UBC Faculty Research and Publications

The impact of comorbid depression in chronic rhinosinusitis on post-operative sino-nasal quality of life and pain following endoscopic sinus surgery Ospina, Javier; Liu, Guiping; Crump, Trafford; Sutherland, Jason M.; Janjua, Arif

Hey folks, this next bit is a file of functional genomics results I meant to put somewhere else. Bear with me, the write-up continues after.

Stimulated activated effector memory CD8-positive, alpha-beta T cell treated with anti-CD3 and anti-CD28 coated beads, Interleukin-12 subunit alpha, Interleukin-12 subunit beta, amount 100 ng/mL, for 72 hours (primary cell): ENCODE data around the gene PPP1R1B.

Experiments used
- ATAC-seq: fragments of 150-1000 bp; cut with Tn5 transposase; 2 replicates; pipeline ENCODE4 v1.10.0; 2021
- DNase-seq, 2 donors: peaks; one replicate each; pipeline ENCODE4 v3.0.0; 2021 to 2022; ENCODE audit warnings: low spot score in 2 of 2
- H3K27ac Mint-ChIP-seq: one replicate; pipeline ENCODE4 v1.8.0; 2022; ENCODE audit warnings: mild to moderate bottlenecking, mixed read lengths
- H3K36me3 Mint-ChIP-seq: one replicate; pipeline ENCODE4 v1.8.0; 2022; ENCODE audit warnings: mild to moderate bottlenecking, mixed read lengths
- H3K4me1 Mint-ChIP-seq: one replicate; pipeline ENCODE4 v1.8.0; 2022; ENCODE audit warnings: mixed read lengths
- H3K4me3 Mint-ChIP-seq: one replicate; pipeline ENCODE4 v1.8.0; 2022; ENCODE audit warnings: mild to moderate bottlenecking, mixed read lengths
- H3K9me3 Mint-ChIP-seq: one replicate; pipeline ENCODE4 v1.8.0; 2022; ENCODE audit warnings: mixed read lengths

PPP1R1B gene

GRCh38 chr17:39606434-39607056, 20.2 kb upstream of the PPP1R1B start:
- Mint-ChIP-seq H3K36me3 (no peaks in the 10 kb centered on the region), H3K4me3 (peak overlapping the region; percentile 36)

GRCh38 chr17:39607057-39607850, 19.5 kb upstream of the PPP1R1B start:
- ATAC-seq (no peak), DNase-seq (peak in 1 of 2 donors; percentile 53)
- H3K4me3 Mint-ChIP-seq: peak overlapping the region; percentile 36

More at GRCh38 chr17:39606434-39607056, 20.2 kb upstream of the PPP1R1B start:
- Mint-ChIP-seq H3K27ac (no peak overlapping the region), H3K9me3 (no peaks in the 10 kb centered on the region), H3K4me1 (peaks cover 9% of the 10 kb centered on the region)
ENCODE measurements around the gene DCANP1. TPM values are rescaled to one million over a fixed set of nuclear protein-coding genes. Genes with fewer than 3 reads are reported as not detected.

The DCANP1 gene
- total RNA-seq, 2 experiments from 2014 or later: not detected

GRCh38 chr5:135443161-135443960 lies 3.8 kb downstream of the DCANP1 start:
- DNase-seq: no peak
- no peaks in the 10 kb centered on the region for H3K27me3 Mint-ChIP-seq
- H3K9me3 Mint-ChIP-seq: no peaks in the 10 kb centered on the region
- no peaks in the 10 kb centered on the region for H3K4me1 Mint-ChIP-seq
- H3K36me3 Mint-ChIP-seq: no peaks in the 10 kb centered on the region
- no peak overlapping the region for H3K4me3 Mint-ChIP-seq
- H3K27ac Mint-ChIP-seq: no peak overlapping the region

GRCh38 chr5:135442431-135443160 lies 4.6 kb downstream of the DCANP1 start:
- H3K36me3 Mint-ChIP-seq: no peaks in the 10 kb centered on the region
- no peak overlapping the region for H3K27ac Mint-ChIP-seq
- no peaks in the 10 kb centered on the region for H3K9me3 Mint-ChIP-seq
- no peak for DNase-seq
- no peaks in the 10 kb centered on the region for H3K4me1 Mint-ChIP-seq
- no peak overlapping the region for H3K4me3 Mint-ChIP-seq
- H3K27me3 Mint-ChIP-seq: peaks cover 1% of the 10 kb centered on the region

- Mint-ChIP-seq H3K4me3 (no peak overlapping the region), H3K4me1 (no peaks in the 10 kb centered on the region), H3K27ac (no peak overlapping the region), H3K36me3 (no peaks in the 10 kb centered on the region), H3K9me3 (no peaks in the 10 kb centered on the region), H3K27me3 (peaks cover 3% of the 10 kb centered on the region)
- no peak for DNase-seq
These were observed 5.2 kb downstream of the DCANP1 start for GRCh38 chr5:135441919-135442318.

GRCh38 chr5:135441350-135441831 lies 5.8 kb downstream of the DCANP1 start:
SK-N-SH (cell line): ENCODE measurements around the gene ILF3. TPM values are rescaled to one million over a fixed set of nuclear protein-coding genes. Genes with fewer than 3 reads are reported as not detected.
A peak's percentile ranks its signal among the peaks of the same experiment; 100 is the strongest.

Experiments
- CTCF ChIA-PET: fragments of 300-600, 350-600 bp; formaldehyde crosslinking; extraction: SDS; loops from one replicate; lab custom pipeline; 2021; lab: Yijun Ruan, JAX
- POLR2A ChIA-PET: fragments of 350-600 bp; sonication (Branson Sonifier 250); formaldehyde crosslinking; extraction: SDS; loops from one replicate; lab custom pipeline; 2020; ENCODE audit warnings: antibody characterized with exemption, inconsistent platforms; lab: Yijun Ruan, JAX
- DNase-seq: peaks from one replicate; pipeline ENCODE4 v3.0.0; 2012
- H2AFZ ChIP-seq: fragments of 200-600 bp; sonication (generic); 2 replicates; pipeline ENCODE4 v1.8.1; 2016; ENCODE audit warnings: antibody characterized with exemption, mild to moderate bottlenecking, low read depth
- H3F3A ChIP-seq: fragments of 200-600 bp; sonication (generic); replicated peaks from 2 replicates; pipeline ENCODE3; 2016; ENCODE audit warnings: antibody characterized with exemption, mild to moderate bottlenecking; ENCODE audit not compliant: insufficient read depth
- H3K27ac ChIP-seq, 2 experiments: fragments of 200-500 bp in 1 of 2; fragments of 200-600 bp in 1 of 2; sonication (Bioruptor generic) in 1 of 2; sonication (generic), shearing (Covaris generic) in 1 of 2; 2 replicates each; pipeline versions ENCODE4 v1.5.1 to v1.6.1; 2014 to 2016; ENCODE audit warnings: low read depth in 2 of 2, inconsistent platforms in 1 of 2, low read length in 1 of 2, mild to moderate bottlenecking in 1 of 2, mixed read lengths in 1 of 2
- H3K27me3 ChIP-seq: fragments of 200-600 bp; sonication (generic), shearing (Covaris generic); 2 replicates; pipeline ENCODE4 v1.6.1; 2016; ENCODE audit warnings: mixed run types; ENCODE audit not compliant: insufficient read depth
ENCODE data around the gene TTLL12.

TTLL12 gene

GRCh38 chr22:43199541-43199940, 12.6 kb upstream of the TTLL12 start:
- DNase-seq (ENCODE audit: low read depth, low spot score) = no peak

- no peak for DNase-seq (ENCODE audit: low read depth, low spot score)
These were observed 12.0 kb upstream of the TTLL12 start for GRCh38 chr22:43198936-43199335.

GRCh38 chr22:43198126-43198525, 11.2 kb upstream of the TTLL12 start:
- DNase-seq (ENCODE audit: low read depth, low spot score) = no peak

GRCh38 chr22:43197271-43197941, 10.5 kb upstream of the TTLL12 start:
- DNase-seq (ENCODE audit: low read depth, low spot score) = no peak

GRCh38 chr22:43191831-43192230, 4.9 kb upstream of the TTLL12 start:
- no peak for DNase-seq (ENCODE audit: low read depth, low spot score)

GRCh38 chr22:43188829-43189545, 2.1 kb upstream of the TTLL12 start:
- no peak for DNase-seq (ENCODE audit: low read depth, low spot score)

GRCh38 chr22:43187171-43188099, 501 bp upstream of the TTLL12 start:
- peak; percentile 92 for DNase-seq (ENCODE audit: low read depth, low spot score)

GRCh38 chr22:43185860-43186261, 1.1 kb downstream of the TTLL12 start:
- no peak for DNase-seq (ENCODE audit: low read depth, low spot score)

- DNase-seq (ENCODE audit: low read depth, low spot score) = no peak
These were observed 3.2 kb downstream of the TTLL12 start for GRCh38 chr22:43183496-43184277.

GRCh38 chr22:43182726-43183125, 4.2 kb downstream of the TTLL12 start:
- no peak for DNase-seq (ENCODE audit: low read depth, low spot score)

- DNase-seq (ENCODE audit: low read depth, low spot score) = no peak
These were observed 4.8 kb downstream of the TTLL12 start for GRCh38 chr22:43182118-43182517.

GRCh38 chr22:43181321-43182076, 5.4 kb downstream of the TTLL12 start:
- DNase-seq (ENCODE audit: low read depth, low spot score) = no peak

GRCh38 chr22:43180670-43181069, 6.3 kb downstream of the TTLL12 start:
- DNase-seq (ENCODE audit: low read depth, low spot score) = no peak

Background: Depression and chronic pain are debilitating disorders that co-exist with many chronic diseases. Chronic rhinosinusitis (CRS) is no exception. Nonetheless, little is known about the association between these co-related conditions and the treatment of CRS. The objective of this study is to measure outcomes following endoscopic sinus surgery (ESS) in CRS patients reporting significant pre-operative depression and pain. Methods: This is a prospective longitudinal cohort study examining patients with CRS who had failed maximal medical therapy and subsequently underwent ESS. Participants completed a several patient-reported outcome (PRO) instruments pre-operatively and 6 months post-operatively. The PROs included the Sinonasal Outcome Test-22 (SNOT-22), the Patient Health Questionnaire (PHQ-9) measuring symptoms of depression and an assessment of chronic pain using the pain intensity (P), interference with enjoyment of life (E) and general (G) activity instrument, the PEG instrument. Results: The study had 142 participants complete their pre-operative and post-operative surveys. The participation rate was 40.1% among eligible patients. The prevalence of at least moderate depression was 22 patients (15.5%) among participants. Compared with non-depressed participants, the pre-operative sino-nasal disease burden and pain scores were higher among depressed participants (p <  0.001) and the gain in health following surgery was smaller (p <  0.001). Conclusions: Pre-operative disease burden is higher among depressed patients. Post-operative gains in sino-nasal quality of life attributable to endoscopic sinus surgery were significantly smaller among depressed participants. Pre-operative screening for depression could identify opportunities for medical intervention and improve outcomes among CRS patients.

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